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Wednesday, 9 March 2011

Robinsonner.

In the spring of 1790, Xavier de Maistre, confined to his room whilst under house arrest, embarked upon a voyage around his bedroom. The book was unsurprisingly entitled: A Journey Around My Room.

In 1894 Joris-Karl Huysman wrote Against Nature (the novel that inspired Oscar Wilde to write A Picture of Dorian Grey) at one point, the Parisian hero of Huysman's tale, fascinated by the novels of Charles Dickens, orders a taxi and visits an English pub in Paris, before embarking on his trip to London.

Except...he finds himself unable to complete the journey and returns home.

Whereupon he realises that the imaginary experience is more than a preferable substitute for the real thing.

Both these characters, real and fantasy are Robinsonner, a verb that may have been created by Arthur Rimbaud, after Defoe's imaginary voyage in the persona of Robinson Crusoe...

There is a lot to be said for the practice: it saves money, it is low risk, it means I can leave my sons in bed and not get them fed, into the car and off, nor in any imaginary journey do I feel obliged to go into the Avebury NT restaurant to eat synth-cake...it is still Stones: vegetarian bake and salads, Barley cup and carob cake.

But sometimes one has to go out.

I have long been fascinated by Paradise Place in Birmingham, a part of the doomed library complex. Paradise Place is a Brutalist edgeland. It exists between places; concrete blocks and a pool of dismal green water.

A bardo

More at home in Quake 2...

Speaking of computer games...

The Underworld is a favorite place for Robinsonner, every lift I took in Doom 3 could have taken me there -but didn't.

Paradise is a less popular destination.

And Purgatory the newest.


Christianity likes to see itself as the authentic version of older religions. The stories that came directly from Mesopotamian myth such as Noah (Atrahasis) are told with bits missing, and often the original meanings are turned upside down. Today is Ash Wednesday:
"Remember that thou art dust, and to dust thou shalt return".
Dusting oneself with ashes was the Christian penitents way of expressing sorrow for sins and faults, which again is similar to the description of the way people used to show grief at hearing of someone's death -scratching their faces too...

And it strikes me that the division between people is not so much one of religion, but one of puritanism Vs equanimity. Spirituality has nothing to do with calling this world imperfect or ash. Material things do not destroy spirit, nor is it a choice between spiritual or material.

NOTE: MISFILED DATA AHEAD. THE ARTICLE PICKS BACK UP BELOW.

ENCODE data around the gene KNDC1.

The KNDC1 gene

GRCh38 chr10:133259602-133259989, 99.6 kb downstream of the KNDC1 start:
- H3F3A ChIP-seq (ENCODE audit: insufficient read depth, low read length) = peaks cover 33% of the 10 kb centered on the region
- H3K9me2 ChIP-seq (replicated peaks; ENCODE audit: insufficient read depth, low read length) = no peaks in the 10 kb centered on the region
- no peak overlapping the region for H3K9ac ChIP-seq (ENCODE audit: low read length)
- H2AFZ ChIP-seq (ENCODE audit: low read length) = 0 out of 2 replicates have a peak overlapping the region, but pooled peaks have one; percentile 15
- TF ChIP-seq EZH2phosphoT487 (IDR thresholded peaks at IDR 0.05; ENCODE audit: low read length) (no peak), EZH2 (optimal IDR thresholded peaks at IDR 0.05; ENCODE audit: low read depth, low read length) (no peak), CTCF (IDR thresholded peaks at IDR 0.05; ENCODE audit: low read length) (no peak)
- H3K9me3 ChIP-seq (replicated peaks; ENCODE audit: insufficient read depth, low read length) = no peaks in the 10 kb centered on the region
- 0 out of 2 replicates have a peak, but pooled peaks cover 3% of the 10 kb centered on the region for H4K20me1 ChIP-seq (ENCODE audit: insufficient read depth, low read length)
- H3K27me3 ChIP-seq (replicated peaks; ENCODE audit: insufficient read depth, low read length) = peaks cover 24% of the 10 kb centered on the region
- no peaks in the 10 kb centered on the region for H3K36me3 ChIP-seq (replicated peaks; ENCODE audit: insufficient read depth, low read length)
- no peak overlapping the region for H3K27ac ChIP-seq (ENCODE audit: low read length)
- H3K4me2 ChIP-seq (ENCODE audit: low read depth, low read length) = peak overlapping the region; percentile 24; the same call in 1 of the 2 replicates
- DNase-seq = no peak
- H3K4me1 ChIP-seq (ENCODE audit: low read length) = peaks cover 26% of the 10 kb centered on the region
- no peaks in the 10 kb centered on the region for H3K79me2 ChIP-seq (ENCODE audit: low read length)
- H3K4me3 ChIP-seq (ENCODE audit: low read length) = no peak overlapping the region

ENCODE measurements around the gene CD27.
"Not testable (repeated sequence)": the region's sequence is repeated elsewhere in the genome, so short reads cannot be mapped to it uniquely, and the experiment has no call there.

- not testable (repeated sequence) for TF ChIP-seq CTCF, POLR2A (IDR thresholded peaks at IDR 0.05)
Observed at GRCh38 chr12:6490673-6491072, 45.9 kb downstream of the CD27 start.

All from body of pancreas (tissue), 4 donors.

Ah well...

The statement about dust comes (I'm guessing) from the story of Enkidu visiting the Netherworld. When his spirit is called back (like Patroclus) Enkidu describes a woebegone place, where all is dust and souls are clothed in dismal feathers.

For years this poem was taken to mean that the Sumerians thought of the Netherworld as a miserable place, but the poem continues. It turns out that only those folk who have not had children and do not have people to morn them, live in the grey dust, without food or drink offerings from those above.

The man with seven children is fine and dandy, having quite a good time actually.

Purgatory is in many ways the most interesting of the three *Christian* virtual otherworlds. It is a comparatively recent invention. Hell as a place of dismemberment complete with lakes of fire was described in some versions of the Egyptian Netherworld (more to it than just weighing the heart!) and there was a period when the Taoist and Buddhists were trying to out do each other in describing the most horrific hell-realms.

Purgatory became necessary, it is a kind of waiting room between now and the day of judgement, it answers the problem of the apparently judgmental and unforgiving nature of god. If enough people pray for you: if you have paid for lots of work to have been done to your local church, if you have sponsored a monk or two and especially if you pray to the Virgin Mary your final destination may not be hell...

So the link with the Mesopotamian understanding is maintained.

Ah well, back to considering 'Black-ley lines' and moon rise times.